Thursday, 1 December 2011

M/M Leonardo da Vinci Painting Discovered: Painting Gains Attribution After Careful Scholarship and Conservation

Leonardo da Vinci (1452-1519), Salvator Mundi, c. 1500
Oil on walnut panel, 25 13⁄₁₆ x 17 ⁷⁄₈ inches (65.6 x 45.4 cm)
© 2011 Salvator Mundi llc

Leonardo da Vinci Painting Discovered

A lost painting by Leonardo da Vinci has been identified in an American collection. The picture depicts Christ as the Savior of the world (in Latin, the Salvator Mundi): a half-length figure of Christ facing frontally, holding a crystal orb representing the world in his left hand as he raises his right in blessing. Measuring 25 13⁄₁₆ x 17 ⁷⁄₈ inches (65.6 x 45.4 cm) and painted on a walnut panel, the Salvator Mundi is one of some 15 surviving oil paintings by the Renaissance master. The last time a Leonardo painting was discovered was in 1909, when the Benois Madonna, now in the Hermitage in St. Petersburg, came to light.

Leonardo’s painting of the Salvator Mundi was long known to have existed. More than 20 painted copies by students and followers of the artist are known, as is a meticulous 1650 etching made after the original painting by the Bohemian artist Wenceslaus Hollar. In addition, two preparatory drawings by Leonardo in the Royal Library at Windsor depict the drapery and raised arm of Christ as seen in the painting. Although versions of the picture have occasionally been put forward as Leonardo’s original, none has gained any consensus among scholars until now, and many experts had presumed the original to have been destroyed.


The present painting was first recorded in the art collection of King Charles I of England in 1649. It was sold after his death, and later returned to the Crown upon the accession of Charles II. The painting later passed to the collection of the Duke of Buckingham, whose son put it at auction in 1763 following the sale of Buckingham House (now Palace) to the King. All trace of it was then lost until 1900, when Sir Frederick Cook acquired it. However, by that time the painting had been damaged, disfigured by overpaint, and its authorship by Leonardo forgotten. A photograph taken before 1912 records its compromised appearance at that time. (This photograph has recently been circulated in the media, as has another photo [with Christ in a red tunic],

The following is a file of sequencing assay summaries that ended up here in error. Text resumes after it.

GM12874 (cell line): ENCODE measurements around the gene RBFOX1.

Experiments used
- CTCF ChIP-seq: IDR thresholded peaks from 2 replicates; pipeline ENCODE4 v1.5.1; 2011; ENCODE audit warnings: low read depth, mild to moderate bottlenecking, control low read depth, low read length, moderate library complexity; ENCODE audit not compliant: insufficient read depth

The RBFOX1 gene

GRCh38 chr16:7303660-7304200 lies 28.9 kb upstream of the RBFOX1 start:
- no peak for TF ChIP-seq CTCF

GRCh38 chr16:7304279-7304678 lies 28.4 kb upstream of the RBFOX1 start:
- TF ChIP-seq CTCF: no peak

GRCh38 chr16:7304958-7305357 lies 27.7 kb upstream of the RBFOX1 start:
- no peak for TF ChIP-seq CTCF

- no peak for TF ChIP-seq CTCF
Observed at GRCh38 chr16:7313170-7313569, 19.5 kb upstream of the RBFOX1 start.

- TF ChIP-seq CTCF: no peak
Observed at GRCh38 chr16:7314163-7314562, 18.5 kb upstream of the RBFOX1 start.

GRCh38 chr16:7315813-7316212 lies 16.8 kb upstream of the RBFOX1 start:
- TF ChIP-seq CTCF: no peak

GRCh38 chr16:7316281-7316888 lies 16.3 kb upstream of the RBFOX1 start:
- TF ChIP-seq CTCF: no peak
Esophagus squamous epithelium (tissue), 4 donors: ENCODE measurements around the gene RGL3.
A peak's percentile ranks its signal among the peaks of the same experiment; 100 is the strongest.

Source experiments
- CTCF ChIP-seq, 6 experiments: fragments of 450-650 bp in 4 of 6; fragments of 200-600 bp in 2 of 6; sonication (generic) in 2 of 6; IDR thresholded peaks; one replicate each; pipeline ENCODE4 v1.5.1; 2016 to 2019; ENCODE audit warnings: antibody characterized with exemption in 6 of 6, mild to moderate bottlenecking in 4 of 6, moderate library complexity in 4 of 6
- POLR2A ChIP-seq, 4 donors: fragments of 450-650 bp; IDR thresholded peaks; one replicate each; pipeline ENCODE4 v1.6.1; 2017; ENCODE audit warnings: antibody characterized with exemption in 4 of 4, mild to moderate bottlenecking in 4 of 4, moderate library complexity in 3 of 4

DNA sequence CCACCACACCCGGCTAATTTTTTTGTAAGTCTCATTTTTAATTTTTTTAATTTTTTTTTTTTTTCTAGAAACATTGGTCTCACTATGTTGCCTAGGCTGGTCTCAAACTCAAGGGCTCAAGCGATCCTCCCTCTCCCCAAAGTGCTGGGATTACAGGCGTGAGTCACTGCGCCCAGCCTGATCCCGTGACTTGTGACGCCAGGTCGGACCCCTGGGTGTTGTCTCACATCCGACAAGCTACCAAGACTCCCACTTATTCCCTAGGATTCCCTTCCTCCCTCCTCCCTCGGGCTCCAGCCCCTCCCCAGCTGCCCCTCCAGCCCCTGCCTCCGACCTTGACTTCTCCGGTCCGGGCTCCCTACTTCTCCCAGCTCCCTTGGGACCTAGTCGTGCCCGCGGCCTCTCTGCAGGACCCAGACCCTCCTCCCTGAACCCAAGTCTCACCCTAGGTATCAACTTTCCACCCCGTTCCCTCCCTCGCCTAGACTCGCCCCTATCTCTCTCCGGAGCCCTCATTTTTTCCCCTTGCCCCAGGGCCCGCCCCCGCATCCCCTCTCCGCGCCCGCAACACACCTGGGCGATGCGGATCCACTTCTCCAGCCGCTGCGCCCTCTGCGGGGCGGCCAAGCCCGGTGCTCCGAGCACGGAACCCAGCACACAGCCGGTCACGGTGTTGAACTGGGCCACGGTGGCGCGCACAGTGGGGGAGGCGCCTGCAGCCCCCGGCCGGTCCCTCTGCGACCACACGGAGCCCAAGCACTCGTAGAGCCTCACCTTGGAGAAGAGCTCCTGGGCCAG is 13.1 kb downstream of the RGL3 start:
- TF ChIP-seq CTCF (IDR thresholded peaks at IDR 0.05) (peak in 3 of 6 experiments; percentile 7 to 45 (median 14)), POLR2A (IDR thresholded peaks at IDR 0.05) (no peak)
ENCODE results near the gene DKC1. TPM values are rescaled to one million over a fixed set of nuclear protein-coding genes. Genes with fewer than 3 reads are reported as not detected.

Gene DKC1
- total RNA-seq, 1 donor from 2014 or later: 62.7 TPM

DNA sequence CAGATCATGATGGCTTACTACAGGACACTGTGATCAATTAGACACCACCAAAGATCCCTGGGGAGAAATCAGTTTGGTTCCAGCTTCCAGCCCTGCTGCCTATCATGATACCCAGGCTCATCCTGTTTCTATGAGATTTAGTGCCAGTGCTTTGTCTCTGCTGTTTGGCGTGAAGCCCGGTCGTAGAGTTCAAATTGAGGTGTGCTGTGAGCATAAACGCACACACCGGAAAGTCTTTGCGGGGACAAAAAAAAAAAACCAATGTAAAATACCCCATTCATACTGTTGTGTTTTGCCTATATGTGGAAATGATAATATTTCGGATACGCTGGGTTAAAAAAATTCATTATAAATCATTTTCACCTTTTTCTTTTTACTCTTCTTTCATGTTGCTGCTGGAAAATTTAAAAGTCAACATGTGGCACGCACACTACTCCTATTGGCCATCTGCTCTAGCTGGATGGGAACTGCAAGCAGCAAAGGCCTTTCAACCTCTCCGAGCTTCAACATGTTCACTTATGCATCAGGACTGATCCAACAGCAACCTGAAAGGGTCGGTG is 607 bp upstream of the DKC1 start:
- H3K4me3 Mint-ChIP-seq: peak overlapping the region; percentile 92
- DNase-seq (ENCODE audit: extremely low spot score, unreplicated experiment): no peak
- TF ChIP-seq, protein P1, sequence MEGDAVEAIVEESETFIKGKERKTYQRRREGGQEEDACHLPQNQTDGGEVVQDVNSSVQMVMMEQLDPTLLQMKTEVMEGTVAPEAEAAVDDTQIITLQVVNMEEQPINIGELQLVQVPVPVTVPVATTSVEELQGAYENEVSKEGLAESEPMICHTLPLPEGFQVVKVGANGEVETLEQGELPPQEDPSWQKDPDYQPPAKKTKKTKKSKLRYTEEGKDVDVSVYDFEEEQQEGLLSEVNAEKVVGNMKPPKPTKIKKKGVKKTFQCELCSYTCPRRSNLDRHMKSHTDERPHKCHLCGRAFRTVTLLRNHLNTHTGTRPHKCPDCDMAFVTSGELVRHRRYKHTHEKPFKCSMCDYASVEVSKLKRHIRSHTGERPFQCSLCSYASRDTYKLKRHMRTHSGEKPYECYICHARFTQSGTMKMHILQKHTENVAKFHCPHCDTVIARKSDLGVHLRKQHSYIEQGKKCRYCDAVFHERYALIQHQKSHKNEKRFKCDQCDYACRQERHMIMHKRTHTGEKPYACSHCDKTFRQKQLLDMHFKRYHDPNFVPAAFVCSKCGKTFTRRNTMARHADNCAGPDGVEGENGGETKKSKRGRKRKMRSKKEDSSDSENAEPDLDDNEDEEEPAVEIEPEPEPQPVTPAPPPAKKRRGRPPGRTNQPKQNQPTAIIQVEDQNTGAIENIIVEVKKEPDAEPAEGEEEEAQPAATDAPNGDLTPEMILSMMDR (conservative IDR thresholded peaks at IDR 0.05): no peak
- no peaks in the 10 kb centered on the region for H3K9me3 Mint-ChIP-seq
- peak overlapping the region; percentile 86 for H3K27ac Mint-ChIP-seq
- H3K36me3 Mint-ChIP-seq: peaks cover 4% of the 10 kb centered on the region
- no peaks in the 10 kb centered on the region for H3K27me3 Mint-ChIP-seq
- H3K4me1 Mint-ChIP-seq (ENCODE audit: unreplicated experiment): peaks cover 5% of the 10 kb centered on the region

which was incorrectly identified as the recently rediscovered work.) Cook’s descendants sold the painting at auction in 1958 for £45, when it was catalogued as a copy after a work by Boltraffio, one of Leonardo’s most gifted students. For the remainder of the 20th century, the painting was part of an American collection until it was sold following the death of a family member. The Salvator Mundi is now privately owned and not for sale.


In 2005, the painting was brought to Robert Simon, an art historian and private art dealer in New York for study and research. Although the painting had been partially cleaned at some point in the recent past, much of the repaint seen in the old photograph had remained. Nonetheless, it was evident that there were passages of extraordinary quality, including the blessing hand, which had survived virtually untouched, as well as the coiled ringlets of hair on the right, the interwoven knot pattern of the stole, and the crystal orb, which were visible but obscured by layers of dirt and varnish. The painting was clearly a work of considerable quality and interest, and although there was then no serious belief that it might be by Leonardo himself, it was decided to treat the work with the highest standards of professional care.

A comprehensive program to examine, treat, and study the Salvator Mundi was soon begun. Dianne Dwyer Modestini, Senior Research Fellow and Paintings Conservator for the Samuel H. Kress Program at the Conservation Center of the Institute of Fine Arts, New York University, supervised the overall conservation of the painting and undertook the cleaning and restoration of the paint surface. At the same time, Robert Simon began research into the painting’s provenance, its relationship to other versions of the composition, and its connection with Leonardo’s painted and drawn works, especially the preparatory drawings at Windsor. After nearly seven years of focused scholarship, conservation, technical analyses, and consultations among scholars, this extensive process has recovered a long-obscured, yet extraordinary work of art of undeniable importance and beauty.